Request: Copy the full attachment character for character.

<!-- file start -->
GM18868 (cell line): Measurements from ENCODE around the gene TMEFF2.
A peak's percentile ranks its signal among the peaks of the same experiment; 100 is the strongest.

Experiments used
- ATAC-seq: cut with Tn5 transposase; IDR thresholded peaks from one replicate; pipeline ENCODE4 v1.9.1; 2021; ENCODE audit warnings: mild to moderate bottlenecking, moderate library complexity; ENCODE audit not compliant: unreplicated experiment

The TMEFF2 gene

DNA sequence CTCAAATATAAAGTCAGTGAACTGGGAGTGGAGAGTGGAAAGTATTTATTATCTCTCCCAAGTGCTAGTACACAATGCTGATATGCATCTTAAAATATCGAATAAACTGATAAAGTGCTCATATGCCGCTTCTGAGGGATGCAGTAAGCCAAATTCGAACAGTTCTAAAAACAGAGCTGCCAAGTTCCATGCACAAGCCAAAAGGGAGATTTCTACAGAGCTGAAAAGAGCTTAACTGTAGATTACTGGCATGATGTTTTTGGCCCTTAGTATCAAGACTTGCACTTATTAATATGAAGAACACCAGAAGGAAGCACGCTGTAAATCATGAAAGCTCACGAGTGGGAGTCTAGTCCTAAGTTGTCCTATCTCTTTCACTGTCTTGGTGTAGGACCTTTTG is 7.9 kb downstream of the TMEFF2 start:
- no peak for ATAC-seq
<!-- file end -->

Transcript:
GM18868 (cell line): Measurements from ENCODE around the gene TMEFF2.
A peak's percentile ranks its signal among the peaks of the same experiment; 100 is the strongest.

Experiments used
- ATAC-seq: cut with Tn5 transposase; IDR thresholded peaks from one replicate; pipeline ENCODE4 v1.9.1; 2021; ENCODE audit warnings: mild to moderate bottlenecking, moderate library complexity; ENCODE audit not compliant: unreplicated experiment

The TMEFF2 gene

DNA sequence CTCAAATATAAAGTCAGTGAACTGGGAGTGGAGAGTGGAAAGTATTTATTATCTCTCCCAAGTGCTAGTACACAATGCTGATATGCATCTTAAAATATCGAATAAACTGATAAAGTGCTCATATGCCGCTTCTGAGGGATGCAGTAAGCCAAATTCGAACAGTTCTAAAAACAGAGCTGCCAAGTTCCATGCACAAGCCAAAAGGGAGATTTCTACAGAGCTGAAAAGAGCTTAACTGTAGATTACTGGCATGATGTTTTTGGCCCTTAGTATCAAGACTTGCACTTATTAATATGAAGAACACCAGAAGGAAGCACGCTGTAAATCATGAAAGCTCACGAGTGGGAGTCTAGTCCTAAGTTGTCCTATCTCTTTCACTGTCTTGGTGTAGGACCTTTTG is 7.9 kb downstream of the TMEFF2 start:
- no peak for ATAC-seq